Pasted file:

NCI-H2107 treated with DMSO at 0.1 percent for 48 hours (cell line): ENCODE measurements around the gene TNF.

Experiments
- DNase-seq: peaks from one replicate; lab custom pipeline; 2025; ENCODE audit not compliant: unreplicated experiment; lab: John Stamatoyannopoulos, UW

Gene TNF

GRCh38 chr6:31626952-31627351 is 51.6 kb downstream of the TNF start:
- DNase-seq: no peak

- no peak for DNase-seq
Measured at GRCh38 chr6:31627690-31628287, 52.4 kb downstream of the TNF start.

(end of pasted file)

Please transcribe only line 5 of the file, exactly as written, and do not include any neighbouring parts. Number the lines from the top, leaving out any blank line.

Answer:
GRCh38 chr6:31626952-31627351 is 51.6 kb downstream of the TNF start: